Balloon Release

Mrs. Debby’s Balloon Release

Life changes all around us, whether we want or are open to it, or not.  My youngest daughters beloved preschool teacher passed away from breast cancer at a very early age.  How to explain the loss to a 5-year-old child, I thought, was going to be difficult. This was the second teacher / friend we had lost to cancer in a short period of time.   A collective group of mothers decided to have a balloon release ceremony to help the children let go physically of something, say a prayer, watch the balloon rise, disappear into a greater place and trust in life again. The kids held on securely to their balloons as they each said something special about Mrs. Debby and then, it was time to say goodbye.  As the release happened, I slowly looked around.  The adults with tears, myself included, but each child had a grin so wide it was hard not to feel their sense of trust, that in letting go, everything will be ok.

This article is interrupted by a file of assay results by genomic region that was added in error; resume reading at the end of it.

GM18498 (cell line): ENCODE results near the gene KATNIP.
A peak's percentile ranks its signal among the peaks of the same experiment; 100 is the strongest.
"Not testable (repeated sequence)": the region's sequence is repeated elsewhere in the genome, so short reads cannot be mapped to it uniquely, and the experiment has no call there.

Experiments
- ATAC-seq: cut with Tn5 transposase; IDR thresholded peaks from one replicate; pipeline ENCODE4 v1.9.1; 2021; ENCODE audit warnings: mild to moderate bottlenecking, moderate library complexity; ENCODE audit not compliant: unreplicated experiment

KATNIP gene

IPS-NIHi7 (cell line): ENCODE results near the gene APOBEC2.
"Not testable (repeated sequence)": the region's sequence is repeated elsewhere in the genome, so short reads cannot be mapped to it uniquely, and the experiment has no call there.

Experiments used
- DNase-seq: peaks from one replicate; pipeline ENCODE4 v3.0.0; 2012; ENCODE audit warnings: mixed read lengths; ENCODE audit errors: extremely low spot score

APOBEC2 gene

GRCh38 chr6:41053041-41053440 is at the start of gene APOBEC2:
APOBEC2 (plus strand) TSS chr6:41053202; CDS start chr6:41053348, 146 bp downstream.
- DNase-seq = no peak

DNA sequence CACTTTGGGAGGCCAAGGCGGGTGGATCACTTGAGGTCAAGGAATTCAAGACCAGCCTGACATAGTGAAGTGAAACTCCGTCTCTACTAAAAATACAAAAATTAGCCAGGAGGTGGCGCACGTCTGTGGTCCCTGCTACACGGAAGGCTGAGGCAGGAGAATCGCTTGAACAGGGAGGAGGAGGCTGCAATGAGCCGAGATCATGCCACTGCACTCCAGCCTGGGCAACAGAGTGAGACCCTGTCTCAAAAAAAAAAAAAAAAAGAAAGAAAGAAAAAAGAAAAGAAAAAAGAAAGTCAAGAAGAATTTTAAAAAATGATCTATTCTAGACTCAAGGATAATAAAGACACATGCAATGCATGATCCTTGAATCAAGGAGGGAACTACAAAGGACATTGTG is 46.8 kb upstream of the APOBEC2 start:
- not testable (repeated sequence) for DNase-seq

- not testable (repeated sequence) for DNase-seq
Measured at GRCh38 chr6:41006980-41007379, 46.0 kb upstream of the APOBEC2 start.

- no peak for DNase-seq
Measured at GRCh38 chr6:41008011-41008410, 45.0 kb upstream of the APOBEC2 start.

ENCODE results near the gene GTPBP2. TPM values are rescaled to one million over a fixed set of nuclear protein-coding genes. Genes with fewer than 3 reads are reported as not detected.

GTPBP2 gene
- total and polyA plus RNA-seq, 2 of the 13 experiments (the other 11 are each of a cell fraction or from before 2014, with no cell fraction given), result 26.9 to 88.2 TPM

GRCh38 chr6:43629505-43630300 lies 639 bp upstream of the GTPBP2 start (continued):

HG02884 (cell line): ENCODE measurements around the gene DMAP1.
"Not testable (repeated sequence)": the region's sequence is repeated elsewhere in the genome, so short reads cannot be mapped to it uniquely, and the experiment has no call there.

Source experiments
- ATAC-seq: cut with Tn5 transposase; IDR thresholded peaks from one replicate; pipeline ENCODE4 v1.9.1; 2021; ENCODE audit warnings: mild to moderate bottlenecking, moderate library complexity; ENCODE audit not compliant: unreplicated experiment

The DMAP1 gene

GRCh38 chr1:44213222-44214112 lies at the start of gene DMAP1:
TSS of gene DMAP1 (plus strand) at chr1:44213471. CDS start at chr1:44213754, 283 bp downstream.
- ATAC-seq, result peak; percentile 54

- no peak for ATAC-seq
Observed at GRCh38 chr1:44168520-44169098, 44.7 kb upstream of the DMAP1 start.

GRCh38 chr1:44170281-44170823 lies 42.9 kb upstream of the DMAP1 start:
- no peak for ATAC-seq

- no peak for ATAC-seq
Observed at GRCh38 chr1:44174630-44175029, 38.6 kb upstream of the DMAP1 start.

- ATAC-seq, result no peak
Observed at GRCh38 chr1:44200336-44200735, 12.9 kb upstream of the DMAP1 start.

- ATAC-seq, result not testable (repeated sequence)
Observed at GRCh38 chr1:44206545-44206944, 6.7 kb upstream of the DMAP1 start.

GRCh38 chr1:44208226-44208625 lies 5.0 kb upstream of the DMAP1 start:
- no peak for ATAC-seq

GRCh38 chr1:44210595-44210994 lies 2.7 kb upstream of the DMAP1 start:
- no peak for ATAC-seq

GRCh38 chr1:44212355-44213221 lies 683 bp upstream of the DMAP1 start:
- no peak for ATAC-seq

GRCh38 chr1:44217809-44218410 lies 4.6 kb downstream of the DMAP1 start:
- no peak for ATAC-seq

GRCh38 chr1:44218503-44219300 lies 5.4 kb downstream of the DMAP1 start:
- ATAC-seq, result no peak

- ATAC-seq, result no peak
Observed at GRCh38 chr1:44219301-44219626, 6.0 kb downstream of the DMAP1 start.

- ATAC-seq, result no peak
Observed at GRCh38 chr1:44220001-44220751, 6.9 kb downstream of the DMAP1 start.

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It was with wonderment I watched Hadley.  Inspiring to me.  Helping me believe that there was a time when we / I were free to accept change.  We ALL make adjustments in life and have to accept new realities, whatever that may be and for us, now, that includes no spring football.  It’s not just a game but it’s been a way of life that we are letting go of.  I  believe it hurts Don to his core and for those of us who witness his inner sadness, it is difficult. There are different ways to experience loss and nothing can compare to the tragic way the people of Boston are grieving, but I do believe that living with a disease is its own form of loss.   As an adult I wish I had the ability to let go of something, truly release it, and not hold on, as my 5-year-old does. I am re-learning.